Rhabdomyosarcomas with TFCP2 fusions represent an emerging subtype of tumors, initially discovered by RNA-sequencing. We report herein the clinicopathological, transcriptional, and genomic features of a series of 14 cases. Cases were retrospectively and prospectively recruited and studied by immunohistochemistry (MYF4, MYOD1, S100, AE1/E3, ALK), fluorescence in situ hybridization with TFCP2 break-apart probe (n = 10/14), array-comparative genomic hybridization (Agilent), whole RNA-sequencing (Truseq Exome, Illumina), or anchored multiplex PCR-based targeted next-generation sequencing (Archer® FusionPlex® Sarcoma kit). Patient’s age ranged between 11 and 86 years, including 5 pediatric cases. Tumors were located in the bone (n = 12/14) and soft tissue (n = 2/14). Most bone tumors invaded surrounding soft tissue. Craniofacial bones were over-represented (n = 8/12). Median survival was 8 months and five patients are currently alive with a median follow-up of 20 months. Most tumors displayed a mixed spindle cell and epithelioid pattern with frequent vesicular nuclei. All tumors expressed keratins and showed a rhabdomyogenic phenotype (defined as expression of MYF4 and/or MYOD1). ALK was overexpressed in all but three cases without underlying ALK fusion on break-apart FISH (n = 5) nor next-generation sequencing (n = 14). ALK upregulation was frequently associated with an internal deletion at genomic level. TFCP2 was fused in 5′ either to EWSR1 (n = 6) or FUS (n = 8). EWSR1 was involved in both soft tissue cases. FISH with TFCP2 break-apart probe was positive in all tested cases (n = 8), including one case with unbalanced signal. On array-CGH, all tested tumors displayed complex genetic profiles with genomic indexes ranging from 13 to 107.55 and recurrent CDKN2A deletions. FET-TFCP2 rhabdomyosarcomas clustered together and distinctly from other rhabdomyosarcomas subgroups. Altogether, our data confirm and expand the spectrum of the new family of FET-TFCP2 rhabdomyosarcomas, which are associated with a predilection for the craniofacial bones, an aggressive course, and recurrent pathological features. Their association with ALK overexpression might represent a therapeutic vulnerability.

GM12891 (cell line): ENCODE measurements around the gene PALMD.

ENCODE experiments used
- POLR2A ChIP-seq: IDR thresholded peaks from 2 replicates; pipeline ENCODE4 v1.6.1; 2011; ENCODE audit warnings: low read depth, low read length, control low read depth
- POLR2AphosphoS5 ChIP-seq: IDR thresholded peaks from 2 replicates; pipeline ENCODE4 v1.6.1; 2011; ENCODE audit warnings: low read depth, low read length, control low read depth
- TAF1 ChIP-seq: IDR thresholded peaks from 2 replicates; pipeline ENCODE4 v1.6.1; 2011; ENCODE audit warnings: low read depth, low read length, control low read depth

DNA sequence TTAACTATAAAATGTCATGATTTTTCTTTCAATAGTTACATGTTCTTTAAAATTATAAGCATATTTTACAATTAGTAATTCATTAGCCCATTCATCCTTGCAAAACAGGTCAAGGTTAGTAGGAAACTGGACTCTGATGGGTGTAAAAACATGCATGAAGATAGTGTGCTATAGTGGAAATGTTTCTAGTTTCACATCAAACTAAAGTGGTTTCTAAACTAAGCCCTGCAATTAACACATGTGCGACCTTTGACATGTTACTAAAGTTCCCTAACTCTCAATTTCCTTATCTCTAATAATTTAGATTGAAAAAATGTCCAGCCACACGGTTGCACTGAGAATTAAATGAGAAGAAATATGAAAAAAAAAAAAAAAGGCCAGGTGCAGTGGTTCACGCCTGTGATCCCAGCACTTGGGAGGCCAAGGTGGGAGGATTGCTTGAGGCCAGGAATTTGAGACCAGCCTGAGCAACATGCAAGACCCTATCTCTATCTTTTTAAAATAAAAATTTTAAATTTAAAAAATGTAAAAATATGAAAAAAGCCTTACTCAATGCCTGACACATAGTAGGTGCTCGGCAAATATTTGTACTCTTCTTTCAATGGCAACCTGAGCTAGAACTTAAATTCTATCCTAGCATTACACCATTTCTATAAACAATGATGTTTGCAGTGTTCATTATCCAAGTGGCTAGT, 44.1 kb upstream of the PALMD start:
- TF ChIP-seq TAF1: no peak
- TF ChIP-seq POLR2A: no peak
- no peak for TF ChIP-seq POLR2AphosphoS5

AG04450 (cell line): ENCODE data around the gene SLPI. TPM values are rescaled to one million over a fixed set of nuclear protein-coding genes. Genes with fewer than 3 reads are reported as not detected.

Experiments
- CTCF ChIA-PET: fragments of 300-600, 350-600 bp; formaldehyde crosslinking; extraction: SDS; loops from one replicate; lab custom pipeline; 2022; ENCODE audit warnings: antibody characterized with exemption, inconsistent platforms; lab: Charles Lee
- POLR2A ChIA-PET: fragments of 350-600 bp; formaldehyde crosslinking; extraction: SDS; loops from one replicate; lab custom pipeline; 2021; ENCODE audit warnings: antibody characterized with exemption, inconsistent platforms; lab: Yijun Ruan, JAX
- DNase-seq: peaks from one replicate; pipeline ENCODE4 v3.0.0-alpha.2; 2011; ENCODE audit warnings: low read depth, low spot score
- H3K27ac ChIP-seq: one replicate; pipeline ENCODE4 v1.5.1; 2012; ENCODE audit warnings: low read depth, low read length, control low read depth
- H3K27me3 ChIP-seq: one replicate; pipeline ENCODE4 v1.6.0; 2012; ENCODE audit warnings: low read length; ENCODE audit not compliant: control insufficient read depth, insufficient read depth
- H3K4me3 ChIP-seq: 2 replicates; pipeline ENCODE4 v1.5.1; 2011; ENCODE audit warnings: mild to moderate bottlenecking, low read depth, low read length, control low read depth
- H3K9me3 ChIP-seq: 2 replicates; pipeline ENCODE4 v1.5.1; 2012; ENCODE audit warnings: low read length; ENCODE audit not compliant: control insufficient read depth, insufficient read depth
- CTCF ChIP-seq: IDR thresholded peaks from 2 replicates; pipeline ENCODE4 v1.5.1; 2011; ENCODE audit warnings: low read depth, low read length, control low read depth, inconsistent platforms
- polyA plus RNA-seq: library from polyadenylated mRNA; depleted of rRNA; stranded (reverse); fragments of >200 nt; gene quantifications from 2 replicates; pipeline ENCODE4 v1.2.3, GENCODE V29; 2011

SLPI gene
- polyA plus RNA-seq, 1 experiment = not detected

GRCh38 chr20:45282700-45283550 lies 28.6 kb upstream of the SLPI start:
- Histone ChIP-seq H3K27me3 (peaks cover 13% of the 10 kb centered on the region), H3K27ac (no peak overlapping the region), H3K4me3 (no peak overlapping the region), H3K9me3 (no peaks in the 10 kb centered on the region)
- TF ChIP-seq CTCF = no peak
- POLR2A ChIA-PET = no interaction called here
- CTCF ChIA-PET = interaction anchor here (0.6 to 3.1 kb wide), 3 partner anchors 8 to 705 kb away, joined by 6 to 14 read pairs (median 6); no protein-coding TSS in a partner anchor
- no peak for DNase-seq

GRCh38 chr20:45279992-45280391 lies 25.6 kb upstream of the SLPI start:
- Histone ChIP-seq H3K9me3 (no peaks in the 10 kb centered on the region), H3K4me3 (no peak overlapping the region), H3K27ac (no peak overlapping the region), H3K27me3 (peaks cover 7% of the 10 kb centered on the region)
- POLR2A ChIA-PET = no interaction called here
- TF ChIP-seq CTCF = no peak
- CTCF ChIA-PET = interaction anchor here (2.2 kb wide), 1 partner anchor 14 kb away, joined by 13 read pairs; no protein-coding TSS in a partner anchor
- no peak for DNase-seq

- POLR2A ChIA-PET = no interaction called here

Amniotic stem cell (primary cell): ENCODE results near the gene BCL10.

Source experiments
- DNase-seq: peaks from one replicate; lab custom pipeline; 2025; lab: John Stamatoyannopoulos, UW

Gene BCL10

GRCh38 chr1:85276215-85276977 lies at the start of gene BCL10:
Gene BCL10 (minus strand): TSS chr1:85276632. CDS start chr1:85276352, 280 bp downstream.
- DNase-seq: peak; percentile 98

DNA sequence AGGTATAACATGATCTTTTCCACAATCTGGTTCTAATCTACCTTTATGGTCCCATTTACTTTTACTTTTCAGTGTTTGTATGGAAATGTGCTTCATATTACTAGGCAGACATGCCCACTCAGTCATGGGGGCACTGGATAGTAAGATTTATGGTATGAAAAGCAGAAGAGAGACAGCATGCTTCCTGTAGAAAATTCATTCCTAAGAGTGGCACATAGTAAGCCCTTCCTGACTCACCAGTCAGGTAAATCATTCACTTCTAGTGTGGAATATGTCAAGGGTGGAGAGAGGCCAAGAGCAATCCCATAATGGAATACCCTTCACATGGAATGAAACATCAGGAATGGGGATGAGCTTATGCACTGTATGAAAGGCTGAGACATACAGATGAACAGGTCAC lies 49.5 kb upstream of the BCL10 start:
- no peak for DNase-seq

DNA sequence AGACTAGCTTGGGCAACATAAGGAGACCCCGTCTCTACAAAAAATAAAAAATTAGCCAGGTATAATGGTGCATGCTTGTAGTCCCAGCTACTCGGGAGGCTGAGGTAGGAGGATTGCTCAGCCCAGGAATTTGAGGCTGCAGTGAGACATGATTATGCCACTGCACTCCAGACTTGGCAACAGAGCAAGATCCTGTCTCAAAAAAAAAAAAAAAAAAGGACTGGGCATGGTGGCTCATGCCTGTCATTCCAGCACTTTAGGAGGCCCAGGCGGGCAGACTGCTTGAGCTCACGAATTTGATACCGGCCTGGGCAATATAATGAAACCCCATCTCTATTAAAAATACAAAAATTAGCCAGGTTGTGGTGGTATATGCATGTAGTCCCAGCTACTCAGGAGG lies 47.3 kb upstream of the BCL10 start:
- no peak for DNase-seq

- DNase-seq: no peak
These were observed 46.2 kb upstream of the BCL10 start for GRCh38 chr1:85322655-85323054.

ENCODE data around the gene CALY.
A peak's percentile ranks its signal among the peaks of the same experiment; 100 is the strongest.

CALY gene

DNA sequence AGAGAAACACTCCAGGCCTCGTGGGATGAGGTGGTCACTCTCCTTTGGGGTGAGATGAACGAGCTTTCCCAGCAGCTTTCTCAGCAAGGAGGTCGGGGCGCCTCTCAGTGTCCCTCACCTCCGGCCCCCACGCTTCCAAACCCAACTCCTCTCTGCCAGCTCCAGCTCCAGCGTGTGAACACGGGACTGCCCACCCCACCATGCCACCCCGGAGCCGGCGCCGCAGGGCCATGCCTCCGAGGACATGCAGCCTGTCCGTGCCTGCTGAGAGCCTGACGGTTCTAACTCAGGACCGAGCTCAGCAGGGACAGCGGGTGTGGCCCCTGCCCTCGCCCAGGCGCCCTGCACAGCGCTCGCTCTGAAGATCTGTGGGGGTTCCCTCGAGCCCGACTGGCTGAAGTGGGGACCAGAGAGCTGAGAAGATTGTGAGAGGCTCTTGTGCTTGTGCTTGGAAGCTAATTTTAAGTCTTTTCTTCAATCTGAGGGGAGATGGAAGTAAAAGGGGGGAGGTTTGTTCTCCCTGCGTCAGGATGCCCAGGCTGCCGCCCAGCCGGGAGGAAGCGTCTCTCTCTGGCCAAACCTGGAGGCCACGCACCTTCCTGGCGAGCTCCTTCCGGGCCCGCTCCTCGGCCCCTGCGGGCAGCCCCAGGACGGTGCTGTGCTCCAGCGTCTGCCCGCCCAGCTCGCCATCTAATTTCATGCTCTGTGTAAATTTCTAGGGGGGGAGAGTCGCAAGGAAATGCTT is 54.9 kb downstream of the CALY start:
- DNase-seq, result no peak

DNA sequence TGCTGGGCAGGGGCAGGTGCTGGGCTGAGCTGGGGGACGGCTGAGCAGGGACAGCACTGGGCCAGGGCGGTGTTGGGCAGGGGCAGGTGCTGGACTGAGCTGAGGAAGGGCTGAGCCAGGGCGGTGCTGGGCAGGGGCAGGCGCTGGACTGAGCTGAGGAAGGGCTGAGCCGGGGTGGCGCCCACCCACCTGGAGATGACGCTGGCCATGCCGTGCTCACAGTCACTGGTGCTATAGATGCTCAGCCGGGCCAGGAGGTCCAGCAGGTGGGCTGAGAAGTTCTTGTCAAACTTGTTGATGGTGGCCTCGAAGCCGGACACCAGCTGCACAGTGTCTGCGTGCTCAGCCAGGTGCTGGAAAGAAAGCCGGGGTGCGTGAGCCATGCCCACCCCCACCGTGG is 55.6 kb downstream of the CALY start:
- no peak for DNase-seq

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We are grateful to pathologists and clinicians for sharing cases and follow-up informations: Dr A Al Bouzidi (Rabat, Marocco), Dr E Angot (CHU Rouen), Dr Foucard (Paris), Professor C Berger (HEGP, Paris), Dr N Bennani Guebessi (Casablanca, Marocco), Dr C Bazille (CHU Caen), Professor F Gouin (CHU Nantes), Dr E Bompas (ICO, St Herblain), Dr Haffadi (Casablanca), Dr C Raban (CHU Poitiers), Dr V Laurence (Institut Curie, Paris), Dr A Moreau (CHU Nantes, France), Dr S Watson (Institut Curie, Paris, France), Professor D Baumhoer (Basel, Switzerland), Dr M Chan (Paramaribo, Suriname), and Dr U Flucke (Nijmegen, The Netherlands). Dr A de La Fouchardière (Centre Leon Berard, Lyon, France) graciously provided the ALK-fusion positive Spitz nevi for the transcriptional analysis. We thank L Mayeur, V Velasco, and V Fouqué for their assistance. INSERM U1218 is supported by a charity funding “Le Fil d’Oriane”.
Conflict of interest
The authors declare that they have no conflict of interest.
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